A car bomb aimed at a Pakistani Shiite politician missed him but killed four other people Tuesday, hours after police defused an explosives-laden vehicle near the house where ex-leader Pervez Musharraf is being held, in the latest signs of simmering unrest in the country.
Police in the capital were investigating how a car with a bomb inside managed to approach Musharraf's house. It was found parked about 150 meters (500 feet) from the main gate of Musharraf's house on the outskirts of the city, said Islamabad police chief Bani Amin. The former military strongman was home at the time.
Musharraf is being held under house arrest in connection with a case involving his decision to fire senior judges while in power.
Musharraf seized power in a military coup in 1999 when he was army chief but was forced to step down in 2008 because of growing discontent with his rule. He returned last month to make a political comeback, but his fortunes have gone from bad to worse since then.
He was met with paltry public support and a raft of legal challenges, including the case that has him under house arrest. He has been barred from running in the May 11 parliamentary election for which he returned.
On the eve of his arrival, the Taliban issued a video saying they had put together a special group of militants to kill Musharraf. He was attacked several times while he was in power, but he managed to escape unharmed.
The Taliban have targeted Musharraf because of his alliance with the United States in fighting Islamic militants while in power and for his decision to launch a raid in 2007 on a mosque in downtown Islamabad that had become a sanctuary for militants opposed to Pakistan's support for the war in Afghanistan. At least 102 people were killed in the weeklong operation, most of them supporters of the militants.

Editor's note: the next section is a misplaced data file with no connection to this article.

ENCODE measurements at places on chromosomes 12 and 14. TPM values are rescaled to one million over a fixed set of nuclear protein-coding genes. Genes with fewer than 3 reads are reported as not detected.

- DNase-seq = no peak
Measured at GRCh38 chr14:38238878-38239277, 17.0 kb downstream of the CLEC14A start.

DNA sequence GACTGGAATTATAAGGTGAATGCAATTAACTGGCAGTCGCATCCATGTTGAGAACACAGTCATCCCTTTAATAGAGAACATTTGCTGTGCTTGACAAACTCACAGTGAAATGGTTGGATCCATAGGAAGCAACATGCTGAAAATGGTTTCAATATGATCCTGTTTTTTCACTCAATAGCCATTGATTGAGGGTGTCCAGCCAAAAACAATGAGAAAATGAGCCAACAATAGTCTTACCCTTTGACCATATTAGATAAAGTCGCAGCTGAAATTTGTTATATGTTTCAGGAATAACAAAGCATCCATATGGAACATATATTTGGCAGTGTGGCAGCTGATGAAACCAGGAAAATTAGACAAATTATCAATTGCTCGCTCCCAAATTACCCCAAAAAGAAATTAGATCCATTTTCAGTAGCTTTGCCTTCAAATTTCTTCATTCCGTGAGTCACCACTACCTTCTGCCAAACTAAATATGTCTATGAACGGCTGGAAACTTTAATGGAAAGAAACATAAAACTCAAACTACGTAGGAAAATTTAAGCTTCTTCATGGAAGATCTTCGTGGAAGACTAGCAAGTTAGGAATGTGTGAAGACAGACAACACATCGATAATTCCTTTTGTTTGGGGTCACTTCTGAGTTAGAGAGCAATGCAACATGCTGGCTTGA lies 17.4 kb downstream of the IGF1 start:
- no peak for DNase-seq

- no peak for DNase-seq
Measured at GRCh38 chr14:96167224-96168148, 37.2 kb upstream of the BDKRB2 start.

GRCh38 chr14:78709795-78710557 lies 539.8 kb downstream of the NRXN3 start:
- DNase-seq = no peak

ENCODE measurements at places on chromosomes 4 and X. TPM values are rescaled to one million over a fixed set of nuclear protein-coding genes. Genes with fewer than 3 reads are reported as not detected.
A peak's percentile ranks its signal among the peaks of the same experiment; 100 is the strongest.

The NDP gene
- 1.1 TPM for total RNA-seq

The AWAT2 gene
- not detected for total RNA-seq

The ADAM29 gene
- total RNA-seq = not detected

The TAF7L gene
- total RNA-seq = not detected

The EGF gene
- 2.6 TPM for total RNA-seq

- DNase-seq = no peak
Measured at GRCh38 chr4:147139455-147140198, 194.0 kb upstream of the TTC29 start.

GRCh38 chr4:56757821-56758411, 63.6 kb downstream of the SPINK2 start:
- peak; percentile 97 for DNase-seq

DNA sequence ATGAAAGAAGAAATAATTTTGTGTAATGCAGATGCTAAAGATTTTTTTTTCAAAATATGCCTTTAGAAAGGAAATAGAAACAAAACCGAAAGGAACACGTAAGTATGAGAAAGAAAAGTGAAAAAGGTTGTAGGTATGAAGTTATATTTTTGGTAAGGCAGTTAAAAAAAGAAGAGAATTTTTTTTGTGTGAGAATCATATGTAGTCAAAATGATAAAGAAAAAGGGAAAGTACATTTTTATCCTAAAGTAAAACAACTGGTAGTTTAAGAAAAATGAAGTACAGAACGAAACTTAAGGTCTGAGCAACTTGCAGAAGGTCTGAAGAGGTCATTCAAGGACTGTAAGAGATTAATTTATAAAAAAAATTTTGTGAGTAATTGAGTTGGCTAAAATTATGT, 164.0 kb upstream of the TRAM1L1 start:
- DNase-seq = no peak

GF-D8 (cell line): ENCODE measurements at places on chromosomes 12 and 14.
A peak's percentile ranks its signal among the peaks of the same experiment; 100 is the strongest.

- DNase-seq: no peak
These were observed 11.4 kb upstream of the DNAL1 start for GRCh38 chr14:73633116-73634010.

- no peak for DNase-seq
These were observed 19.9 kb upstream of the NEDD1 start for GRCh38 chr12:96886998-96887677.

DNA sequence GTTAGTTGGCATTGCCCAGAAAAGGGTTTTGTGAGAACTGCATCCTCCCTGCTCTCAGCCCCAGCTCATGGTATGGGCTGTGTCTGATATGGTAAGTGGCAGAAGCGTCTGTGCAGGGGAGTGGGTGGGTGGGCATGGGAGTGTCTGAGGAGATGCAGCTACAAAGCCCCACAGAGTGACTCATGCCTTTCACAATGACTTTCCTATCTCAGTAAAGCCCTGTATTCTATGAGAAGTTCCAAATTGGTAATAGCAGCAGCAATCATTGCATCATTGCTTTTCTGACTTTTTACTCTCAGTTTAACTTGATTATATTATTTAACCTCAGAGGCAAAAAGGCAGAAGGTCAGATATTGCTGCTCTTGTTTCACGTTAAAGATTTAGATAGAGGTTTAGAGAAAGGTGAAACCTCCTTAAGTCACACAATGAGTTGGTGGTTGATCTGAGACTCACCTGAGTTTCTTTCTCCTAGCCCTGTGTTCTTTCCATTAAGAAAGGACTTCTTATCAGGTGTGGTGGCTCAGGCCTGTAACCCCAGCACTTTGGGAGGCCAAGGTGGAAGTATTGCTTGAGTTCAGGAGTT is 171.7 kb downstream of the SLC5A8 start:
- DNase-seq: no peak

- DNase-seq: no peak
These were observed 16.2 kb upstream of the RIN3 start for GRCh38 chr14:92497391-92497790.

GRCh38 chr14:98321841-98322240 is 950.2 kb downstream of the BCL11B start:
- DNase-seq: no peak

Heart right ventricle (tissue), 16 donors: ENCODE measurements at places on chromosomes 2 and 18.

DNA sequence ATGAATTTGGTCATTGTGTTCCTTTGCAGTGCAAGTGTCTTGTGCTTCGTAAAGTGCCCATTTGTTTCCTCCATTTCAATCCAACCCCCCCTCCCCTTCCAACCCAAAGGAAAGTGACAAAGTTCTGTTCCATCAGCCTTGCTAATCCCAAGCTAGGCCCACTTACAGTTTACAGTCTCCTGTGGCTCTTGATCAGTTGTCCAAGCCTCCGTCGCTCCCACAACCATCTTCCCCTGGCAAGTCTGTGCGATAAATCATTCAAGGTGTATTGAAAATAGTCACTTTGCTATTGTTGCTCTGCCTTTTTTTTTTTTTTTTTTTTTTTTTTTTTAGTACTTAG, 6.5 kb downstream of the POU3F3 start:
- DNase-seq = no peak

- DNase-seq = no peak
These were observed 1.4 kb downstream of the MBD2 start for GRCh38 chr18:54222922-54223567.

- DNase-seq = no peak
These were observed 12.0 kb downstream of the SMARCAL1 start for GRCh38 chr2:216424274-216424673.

The car bombing in southwestern Pakistan on Tuesday hit Quetta, the capital of Baluchistan province. The bomber targeted Abdul Khaliq Hazara, head of the Hazara Democratic Party, said police officer Fiyaz Sumbal. The Shiite politician was not harmed, but four people were killed and 26 wounded, said Sumbal. The dead were two paramilitary soldiers and two passers-by.
Sunni Muslim militants in Pakistan have increasingly targeted minority Shiites, whom they consider heretics, especially in Baluchistan.
Elsewhere in Quetta, four small bombs exploded in different commercial areas of the city, wounding 12 people, said Sumbal.
In the southern city of Karachi, unknown assailants threw a homemade bomb at an election office run by the Muttahida Quami Movement, killing two people and wounding eight, police officer Amir Farooqi said. The party has been threatened by the Taliban in the run-up to the election.
AP writers Abdul Sattar in Quetta, Pakistan and Atif Raza in Karachi, Pakistan contributed to this report.